Peter Gammons: Midway Point Thoughts (Parts 1 and 2)

Petco Park

As the 2016 passes the midway point with the curtsy of the All Star Game, last weekend’s game at Fort Bragg, N.C. perfectly captured its responsibility as the National Pastime, symbolically, and because of the Marlins and Braves players, the reality in a time when the country is struggling to maintain its most important freedom, the freedom from fear.

It has been a season awash with extraordinary players under the age of 25, especially a gold-plated period piece for shortstops, second and third basemen standing from six-foot-five to five-foot-five. At a time when revenues continue to grow and Bam Bam no longer refers to Hensley Meulens but rather how many games on how many devices we can watch simultaneously. The Cleveland Indians went into the pre-All Star weekend with the best record in the American League despite the second lowest attendance. Rob Manfred wrestles with both the realm of social consciousness and the political nightmare of trying to get 30 owners to consider the greater good of a more level playing field, which seemingly has progressed given that on July 8th, 17 of the 30 clubs were either in first place or within three games of a wild card play-in berth.

Of course, there is more interest in the trading deadline than the All Star celebration, where the 17 teams within three games of October promise leads. “There are at least 12 to 14 teams currently trying to trade for pitching, and there is very little available pitching right now,” says one general manager. “If you’re Atlanta or Oakland or Tampa Bay  or a team that has pitching to consider trading, if you’re not getting an extreme seller’s price, why move before the last week of July.”

Red Sox President of Baseball Operations Dave Dombrowski hasn’t shied away from admitting he is searching from the mountain tops to the floor of the Atlantic for pitching, but as he brings in his college of scouts and front office people and talks to representatives of other teams, he constantly is told, “almost everyone is in the same position.” In other words, begin the process with fixing what you have, which Dombrowski has done by putting pitching development guru Brian Bannister in uniform before games to work with Carl Willis and assistant pitching coach Dana Levangie offering a new set of eyes and thoughts on straightening out a staff that has had three reliable starters and, likely related, a frustratingly erratic bullpen.

So, in celebration of what has been an eventful first half and the opening of the gates towards October, here some observations:

The overture to the Trading Deadline could well be the signing of Yulieski Gourriel. The Giants last Monday held what is probably the last team workout, and it appears they are very much in the mix with the Dodgers, Mets, Yankees, Astros and Padres, in no order. Gourriel may be 31, but after giving up hope of getting to the U.S. and becoming bored in the his homeland, he is in phenomenal shape, very much like he was when he and Ichiro Suzuki stole the show in the first World Baseball Classic. Gourriel, son of a former Cuban star and child of government officials, is well-educated, in some ways lordly, and after watching him in Dominican workouts, one personnel director said, “there is very little he cannot do.”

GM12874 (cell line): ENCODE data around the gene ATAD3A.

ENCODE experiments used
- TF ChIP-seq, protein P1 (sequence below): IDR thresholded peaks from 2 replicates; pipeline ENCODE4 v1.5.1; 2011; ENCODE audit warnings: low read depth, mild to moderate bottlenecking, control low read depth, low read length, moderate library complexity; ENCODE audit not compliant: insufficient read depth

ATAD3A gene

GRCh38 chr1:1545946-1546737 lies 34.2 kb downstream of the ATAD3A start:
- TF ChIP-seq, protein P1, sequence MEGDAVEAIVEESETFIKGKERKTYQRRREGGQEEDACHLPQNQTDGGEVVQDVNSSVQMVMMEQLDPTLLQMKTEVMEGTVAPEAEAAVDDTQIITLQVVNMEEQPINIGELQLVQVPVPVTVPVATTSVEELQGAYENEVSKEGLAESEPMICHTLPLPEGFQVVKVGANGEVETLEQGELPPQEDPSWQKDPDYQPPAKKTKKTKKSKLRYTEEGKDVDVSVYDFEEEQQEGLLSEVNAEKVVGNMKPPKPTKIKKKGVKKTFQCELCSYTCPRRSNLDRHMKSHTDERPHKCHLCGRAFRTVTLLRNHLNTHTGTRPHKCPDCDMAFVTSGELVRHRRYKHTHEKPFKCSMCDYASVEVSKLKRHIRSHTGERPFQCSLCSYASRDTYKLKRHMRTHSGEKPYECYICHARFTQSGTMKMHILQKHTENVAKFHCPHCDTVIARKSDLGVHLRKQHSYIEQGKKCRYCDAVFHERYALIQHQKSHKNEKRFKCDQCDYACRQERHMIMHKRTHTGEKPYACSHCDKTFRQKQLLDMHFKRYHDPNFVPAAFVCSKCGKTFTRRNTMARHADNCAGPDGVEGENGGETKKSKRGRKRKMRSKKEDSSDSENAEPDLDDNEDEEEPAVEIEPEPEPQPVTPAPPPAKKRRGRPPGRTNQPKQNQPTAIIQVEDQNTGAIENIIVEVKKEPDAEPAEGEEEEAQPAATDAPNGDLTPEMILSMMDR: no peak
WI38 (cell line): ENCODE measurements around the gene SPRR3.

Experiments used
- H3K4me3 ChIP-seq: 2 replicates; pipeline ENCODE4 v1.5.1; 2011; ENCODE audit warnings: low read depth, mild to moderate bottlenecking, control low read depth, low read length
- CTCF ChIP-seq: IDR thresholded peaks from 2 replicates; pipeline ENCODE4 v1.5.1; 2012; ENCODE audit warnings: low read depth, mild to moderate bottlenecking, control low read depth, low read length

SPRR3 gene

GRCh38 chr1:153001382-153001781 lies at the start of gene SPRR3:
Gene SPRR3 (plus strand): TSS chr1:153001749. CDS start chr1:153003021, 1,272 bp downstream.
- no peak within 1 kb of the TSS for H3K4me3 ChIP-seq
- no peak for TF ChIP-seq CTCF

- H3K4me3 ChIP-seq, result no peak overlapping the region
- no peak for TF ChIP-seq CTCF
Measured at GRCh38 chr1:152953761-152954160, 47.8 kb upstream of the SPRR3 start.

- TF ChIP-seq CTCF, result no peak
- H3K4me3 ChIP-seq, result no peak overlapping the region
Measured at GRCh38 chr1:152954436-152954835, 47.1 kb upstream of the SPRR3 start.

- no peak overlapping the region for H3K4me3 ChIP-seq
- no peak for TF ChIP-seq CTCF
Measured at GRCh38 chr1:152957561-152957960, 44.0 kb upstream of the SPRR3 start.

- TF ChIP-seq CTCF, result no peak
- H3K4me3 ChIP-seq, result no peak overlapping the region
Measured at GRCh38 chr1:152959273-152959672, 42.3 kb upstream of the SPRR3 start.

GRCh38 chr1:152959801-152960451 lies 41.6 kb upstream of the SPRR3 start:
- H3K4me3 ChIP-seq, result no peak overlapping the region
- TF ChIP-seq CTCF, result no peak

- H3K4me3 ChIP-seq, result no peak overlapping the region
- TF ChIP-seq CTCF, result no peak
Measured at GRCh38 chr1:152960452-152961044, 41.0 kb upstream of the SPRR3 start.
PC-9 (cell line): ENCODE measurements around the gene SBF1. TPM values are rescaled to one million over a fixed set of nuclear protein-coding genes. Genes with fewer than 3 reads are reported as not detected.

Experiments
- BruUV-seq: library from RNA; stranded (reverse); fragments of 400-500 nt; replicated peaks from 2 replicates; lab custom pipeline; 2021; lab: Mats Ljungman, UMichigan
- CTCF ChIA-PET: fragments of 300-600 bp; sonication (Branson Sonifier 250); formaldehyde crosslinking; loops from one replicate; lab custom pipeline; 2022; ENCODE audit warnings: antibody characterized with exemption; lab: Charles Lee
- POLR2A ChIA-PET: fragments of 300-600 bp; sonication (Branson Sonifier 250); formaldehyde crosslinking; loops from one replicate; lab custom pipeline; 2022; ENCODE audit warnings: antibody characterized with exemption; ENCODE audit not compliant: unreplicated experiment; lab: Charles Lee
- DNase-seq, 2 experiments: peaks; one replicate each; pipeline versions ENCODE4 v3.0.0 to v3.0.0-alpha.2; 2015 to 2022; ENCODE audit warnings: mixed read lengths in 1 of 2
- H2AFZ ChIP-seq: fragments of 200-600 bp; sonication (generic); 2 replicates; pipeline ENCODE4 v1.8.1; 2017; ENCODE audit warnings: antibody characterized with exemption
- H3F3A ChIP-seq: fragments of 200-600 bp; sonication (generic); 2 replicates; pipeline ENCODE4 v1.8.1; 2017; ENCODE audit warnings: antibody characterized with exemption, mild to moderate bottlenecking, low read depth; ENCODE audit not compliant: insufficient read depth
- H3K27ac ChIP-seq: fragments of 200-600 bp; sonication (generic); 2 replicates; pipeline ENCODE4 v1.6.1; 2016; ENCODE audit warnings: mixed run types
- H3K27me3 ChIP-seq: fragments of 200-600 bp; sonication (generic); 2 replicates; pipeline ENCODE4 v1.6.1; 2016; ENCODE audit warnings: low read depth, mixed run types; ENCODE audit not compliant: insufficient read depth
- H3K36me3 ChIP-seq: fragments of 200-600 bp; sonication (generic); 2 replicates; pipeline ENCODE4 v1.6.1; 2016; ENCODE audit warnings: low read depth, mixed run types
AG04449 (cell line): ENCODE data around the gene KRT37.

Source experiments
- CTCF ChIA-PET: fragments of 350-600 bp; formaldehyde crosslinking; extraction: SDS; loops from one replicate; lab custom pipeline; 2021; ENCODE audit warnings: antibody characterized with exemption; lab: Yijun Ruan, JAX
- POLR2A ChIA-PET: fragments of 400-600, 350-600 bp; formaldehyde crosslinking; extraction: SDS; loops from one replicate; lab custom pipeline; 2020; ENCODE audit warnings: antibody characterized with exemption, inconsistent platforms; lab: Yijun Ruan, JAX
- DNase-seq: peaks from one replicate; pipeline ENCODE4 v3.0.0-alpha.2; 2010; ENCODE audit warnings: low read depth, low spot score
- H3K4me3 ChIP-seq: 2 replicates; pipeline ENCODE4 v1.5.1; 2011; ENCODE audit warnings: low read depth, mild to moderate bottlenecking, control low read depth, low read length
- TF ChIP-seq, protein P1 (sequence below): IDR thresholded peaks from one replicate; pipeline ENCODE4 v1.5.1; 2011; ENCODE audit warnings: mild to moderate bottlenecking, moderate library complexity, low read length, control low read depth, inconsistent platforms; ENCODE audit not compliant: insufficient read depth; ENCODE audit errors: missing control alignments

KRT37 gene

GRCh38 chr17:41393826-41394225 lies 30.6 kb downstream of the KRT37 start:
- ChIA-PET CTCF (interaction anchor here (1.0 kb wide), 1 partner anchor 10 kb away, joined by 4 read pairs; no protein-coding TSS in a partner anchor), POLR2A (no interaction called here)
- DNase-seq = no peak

Lourdes Gurriel

Gourriel’s workouts showed him off at third and second base and left field, and he has made it clear he will play anywhere, so important today in the era of 12-13 man pitching staffs and and empty benches.

I would not discount the Astros, but while his representatives would like to expedite the process and get him into the cultural conversion process quickly, it could be days, it could be weeks, but it could have a major impact on the pennant races. I get little enthusiasm from Yankee people, but only because of hesitancy from the business side of the building.

Consider the depth Gourriel would give San Fransisco. Or the Dodgers. It’s going to be expensive, but it will not cost a contender prospects, and teams have values attached to draft choices and, even more so, prospects that surprise many.

If you’re the Giants, signing Gourriel means you don’t have to deal Tyler Beede for Yunel Escobar, who hasn’t played the outfield. If you’re the Astros, you can begin working Alex Bregman in left field.

Boston opted to focus on pitching and trade for Aaron Hill. This isn’t simply a condemnation of the Rusney Castillo signing, but rather a realization that they need starters, relievers as well as some sort of Jiffy Lube rehabilitation of what they have. After injuries, especially concussions, Hill has bounced back with the Brewers, at the Diamonbacks expense. He has hit .333 with a .376 OBP since June 12, he can play third, second and first, and he is a high team person who was originally signed by Boston scout Jaymie Bane and admired in Toronto by John Farrell and Brian Butterfield.

Hill has an .839 OPS at Fenway, and if you look at Daren Wilman’s heat charts, you’ll see the comps to Mike Lowell at Fenway.

Daren Wilman Spray

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Dombrowski has had a phalanx of scouts looking at Jake Odorizzi, Rich Hill, Julio Teheran, Drew Pomeranz, Jeremy Hellickson, et al, as well as studying his own organization to decide the long-term viability of developing athletes like outfielder Henry Ramos. But Aaron Hill had been a focus for a month, giving them a platoon for Travis Shaw against lefties, if needed, or a third baseman with Shaw at first should Hanley Ramirez or David Ortiz be sidelined for a week or more in the last three months.

(Part 2)

David Shoenfeld of ESPN.com had an interesting piece this week about how batters have adjusted to 94+ MPH fastballs. Batting average, home run percentages… Then, Wednesday night, Freddy Galvis hit a game-winning homer off a 98 MPH fastball from Arodys Vizcaino after Vizcaino, as is so often the case, fell behind.

In contrast, on May 21, Matt Shoemaker  threw a strong seven innings against the Orioles in which he threw 19 fastballs, 9 sinkers, 23 sliders and 44 splits. This week, Jered Weaver won, topping out at 84 MPH. Thursday, the Pirates marveled by the mixture and variety of pitchers Adam Wainwright used in beating them.